Festival Previews, Week 2

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Marquis Hill photo courtesy of Big Fish

Meridian Odyssey
Saturday October 15, 7:30pm PDT
Town Hall Forum
In-person & livestream
Tickets $10–30

Photo by Lee Budde. l-r Santosh Sharma, Ben Feldman, Dylan Hayes, Noah Halpern, Martin Budde, and Xavier Lecouturier

BY PAUL RAUCH

Sponsored by BECU. Welcomed by KBCS.

In many ways, the band Meridian Odyssey, a gathering of young jazz artists with ties to Seattle, represents the new wave of jazz in the Pacific Northwest. Performing primarily original compositions, the music speaks to life as a young professional artist in a time in history transformed by a worldwide pandemic.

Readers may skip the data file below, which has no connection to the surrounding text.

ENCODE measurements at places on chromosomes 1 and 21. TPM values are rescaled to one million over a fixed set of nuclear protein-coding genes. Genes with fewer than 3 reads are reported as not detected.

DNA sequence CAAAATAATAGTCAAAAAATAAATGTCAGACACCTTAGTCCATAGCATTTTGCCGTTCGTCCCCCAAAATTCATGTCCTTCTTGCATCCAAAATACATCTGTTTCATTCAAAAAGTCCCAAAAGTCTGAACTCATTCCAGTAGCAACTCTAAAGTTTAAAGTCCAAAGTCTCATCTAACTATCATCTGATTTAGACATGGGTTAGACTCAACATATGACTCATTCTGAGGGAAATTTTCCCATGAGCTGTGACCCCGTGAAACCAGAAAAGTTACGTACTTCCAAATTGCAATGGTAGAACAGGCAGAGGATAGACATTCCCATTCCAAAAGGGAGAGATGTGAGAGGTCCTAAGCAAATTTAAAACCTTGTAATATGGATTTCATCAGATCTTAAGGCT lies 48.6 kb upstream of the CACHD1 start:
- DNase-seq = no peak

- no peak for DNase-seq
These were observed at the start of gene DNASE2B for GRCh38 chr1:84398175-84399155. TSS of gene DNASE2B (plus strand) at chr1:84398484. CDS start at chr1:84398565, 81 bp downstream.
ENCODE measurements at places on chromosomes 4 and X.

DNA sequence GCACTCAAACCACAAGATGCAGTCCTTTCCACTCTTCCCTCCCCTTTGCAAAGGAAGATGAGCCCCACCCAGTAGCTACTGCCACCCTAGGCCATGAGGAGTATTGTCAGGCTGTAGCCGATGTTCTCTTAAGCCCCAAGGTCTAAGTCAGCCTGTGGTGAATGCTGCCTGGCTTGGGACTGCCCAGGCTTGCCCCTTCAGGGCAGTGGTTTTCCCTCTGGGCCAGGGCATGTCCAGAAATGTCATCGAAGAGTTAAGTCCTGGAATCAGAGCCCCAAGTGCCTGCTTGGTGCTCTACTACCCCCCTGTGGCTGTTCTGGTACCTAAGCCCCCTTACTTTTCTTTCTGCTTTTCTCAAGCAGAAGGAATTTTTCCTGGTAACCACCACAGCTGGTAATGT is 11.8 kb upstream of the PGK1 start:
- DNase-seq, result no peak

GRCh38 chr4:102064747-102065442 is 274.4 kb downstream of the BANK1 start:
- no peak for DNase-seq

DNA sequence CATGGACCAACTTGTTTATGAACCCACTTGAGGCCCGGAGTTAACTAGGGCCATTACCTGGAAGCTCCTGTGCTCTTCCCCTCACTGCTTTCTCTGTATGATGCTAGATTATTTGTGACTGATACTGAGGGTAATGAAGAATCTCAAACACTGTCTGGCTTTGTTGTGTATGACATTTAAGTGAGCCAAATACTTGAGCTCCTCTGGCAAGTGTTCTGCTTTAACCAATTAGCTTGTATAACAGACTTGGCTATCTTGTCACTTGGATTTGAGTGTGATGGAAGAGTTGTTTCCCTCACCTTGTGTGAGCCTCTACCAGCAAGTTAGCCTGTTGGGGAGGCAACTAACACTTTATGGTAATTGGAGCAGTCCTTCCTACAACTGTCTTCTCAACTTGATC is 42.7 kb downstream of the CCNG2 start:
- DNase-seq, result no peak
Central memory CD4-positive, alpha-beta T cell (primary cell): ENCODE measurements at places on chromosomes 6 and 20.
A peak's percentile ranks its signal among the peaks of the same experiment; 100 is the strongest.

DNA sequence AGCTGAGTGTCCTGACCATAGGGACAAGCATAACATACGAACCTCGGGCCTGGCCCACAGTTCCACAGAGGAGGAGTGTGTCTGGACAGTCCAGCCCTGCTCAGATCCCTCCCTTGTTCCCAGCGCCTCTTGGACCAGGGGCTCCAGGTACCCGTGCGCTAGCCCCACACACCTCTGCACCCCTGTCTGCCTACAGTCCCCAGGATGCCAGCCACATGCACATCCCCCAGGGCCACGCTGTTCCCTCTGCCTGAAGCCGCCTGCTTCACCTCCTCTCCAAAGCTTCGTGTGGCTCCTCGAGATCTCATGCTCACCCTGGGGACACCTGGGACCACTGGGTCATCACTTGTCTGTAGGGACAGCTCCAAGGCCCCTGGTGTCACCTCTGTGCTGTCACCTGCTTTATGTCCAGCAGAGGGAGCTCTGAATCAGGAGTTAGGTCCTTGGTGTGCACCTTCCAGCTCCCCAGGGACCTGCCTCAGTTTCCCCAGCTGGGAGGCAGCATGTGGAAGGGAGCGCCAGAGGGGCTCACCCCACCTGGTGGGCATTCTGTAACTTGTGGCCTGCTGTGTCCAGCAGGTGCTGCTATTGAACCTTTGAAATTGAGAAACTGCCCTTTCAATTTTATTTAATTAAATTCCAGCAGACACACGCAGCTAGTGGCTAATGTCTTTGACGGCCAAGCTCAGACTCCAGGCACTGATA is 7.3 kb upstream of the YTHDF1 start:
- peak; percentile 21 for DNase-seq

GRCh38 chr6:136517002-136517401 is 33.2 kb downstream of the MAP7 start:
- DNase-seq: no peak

One need not look further than the storyline authored by the band to gain an understanding of that transformation. It includes being sequestered at the familial home of guitarist Martin Budde in Big Lake, Alaska, in the thick of the pandemic lockdown. The music tells the story of six close friends, finding solace in the natural world, while creating music they would go on to record in an airplane hangar belonging to Budde’s father, a bonafide Alaskan bush pilot. Those recordings resulted in two albums released on the highly regarded Origin Records label. The aptly titled Second Wave arrived in 2021, followed by the recently released Earthshine in 2022.